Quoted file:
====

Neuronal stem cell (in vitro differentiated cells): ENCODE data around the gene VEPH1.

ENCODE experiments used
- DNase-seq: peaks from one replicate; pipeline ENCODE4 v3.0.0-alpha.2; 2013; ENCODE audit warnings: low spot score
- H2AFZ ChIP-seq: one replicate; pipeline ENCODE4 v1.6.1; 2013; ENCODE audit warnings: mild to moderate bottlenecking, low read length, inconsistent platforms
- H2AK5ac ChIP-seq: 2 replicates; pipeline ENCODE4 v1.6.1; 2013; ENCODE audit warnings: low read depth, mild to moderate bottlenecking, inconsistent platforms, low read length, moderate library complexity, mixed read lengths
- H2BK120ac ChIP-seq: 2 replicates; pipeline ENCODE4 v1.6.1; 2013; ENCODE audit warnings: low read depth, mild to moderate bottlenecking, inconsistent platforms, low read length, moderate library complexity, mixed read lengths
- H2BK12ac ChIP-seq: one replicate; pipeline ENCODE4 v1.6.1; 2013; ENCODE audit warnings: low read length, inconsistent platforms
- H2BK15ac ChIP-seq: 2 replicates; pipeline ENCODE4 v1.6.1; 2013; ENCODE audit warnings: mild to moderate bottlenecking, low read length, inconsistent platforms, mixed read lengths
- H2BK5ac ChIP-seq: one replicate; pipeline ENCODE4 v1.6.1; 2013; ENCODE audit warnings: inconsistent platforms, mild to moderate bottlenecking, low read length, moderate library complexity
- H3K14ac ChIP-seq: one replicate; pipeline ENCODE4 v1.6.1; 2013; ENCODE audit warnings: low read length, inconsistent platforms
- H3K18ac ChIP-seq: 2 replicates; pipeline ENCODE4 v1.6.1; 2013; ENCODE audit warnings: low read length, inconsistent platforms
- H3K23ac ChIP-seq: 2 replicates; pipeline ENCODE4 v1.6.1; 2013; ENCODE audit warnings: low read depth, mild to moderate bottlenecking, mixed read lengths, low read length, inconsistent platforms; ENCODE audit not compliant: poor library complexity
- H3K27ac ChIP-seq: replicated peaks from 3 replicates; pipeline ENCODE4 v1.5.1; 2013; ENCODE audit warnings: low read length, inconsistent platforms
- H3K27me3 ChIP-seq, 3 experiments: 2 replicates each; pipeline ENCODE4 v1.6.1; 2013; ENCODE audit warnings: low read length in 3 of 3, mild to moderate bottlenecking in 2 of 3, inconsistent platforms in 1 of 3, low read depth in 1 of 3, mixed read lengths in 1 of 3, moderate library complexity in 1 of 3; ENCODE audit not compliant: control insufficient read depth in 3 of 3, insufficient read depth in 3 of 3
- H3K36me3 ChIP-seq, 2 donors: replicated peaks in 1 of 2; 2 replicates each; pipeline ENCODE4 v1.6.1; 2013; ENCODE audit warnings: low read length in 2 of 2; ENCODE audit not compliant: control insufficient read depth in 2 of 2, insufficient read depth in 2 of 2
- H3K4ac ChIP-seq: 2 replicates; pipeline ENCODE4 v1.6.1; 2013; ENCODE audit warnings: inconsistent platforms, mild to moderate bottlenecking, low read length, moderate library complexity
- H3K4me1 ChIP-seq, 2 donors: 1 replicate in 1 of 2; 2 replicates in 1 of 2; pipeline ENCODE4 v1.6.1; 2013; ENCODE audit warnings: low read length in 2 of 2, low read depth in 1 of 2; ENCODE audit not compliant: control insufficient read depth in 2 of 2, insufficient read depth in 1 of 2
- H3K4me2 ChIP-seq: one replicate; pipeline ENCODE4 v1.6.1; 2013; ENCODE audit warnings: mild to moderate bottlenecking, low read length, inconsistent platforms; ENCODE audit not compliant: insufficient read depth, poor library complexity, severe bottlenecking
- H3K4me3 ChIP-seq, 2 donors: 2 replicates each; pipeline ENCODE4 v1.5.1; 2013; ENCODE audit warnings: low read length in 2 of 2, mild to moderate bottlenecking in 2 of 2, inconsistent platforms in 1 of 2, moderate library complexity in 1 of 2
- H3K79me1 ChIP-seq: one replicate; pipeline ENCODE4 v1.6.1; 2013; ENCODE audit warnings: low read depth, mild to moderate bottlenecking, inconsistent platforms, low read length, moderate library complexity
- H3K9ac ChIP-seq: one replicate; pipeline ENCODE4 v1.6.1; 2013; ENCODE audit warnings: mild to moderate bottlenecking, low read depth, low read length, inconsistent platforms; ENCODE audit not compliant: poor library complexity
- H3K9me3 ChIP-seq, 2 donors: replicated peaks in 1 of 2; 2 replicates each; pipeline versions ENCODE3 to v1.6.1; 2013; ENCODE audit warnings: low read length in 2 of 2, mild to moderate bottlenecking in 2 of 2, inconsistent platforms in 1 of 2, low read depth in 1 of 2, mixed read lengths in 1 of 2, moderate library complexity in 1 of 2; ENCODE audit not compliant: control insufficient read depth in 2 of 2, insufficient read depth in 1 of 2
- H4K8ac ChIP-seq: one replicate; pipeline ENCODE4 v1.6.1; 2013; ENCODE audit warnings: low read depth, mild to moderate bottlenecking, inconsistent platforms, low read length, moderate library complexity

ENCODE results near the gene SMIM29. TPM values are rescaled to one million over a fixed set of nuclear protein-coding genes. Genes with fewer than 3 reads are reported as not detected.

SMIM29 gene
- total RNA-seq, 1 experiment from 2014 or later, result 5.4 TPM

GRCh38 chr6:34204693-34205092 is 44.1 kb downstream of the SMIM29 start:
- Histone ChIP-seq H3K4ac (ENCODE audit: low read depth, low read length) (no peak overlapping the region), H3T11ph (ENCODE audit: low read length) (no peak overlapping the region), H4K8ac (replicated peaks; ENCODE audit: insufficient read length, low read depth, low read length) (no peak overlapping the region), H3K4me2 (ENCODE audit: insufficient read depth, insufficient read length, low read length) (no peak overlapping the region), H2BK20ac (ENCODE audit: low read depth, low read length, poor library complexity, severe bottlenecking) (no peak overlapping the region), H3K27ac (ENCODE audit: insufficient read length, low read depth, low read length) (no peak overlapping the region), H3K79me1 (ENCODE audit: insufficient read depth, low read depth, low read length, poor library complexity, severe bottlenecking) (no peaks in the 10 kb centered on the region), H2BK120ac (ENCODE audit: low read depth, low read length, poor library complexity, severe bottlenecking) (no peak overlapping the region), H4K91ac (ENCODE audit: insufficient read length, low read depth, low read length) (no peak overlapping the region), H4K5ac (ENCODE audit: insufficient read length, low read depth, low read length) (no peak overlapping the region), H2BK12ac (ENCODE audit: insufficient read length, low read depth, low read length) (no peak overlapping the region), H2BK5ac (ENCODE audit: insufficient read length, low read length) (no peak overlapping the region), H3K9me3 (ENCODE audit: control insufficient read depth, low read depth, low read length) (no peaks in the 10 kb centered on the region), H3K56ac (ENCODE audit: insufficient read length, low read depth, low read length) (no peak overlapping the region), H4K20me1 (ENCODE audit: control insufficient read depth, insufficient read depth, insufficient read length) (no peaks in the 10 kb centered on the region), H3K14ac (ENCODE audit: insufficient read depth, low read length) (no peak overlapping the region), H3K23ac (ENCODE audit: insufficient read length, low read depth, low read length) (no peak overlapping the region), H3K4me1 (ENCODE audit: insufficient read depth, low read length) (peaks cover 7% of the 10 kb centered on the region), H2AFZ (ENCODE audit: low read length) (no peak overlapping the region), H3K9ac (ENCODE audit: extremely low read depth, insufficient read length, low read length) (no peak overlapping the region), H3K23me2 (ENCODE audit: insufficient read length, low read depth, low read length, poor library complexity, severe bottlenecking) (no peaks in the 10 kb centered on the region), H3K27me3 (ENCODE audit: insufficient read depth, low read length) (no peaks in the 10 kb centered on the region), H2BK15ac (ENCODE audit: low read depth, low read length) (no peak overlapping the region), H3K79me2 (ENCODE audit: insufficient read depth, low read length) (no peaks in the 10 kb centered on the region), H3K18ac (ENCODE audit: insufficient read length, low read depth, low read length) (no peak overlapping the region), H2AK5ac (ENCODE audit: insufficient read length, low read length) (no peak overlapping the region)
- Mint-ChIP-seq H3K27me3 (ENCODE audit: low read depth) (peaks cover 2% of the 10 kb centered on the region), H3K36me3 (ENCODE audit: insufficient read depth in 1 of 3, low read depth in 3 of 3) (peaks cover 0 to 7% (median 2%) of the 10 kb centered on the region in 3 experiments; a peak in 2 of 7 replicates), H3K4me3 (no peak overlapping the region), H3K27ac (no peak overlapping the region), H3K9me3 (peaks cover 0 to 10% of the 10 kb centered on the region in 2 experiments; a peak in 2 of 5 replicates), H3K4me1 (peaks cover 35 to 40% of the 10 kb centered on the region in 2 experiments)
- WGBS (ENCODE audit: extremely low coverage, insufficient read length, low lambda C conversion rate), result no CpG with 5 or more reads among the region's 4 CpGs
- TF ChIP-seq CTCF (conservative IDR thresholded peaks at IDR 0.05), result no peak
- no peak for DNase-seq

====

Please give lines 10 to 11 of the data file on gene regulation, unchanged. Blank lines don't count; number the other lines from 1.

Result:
- H3K14ac ChIP-seq: one replicate; pipeline ENCODE4 v1.6.1; 2013; ENCODE audit warnings: low read length, inconsistent platforms
- H3K18ac ChIP-seq: 2 replicates; pipeline ENCODE4 v1.6.1; 2013; ENCODE audit warnings: low read length, inconsistent platforms